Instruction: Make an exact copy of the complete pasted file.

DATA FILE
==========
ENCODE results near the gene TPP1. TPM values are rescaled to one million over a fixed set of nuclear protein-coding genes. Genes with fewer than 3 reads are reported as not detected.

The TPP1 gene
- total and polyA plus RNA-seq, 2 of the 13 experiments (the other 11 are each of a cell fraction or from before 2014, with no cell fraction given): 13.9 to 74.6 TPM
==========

ENCODE results near the gene TPP1. TPM values are rescaled to one million over a fixed set of nuclear protein-coding genes. Genes with fewer than 3 reads are reported as not detected.

The TPP1 gene
- total and polyA plus RNA-seq, 2 of the 13 experiments (the other 11 are each of a cell fraction or from before 2014, with no cell fraction given): 13.9 to 74.6 TPM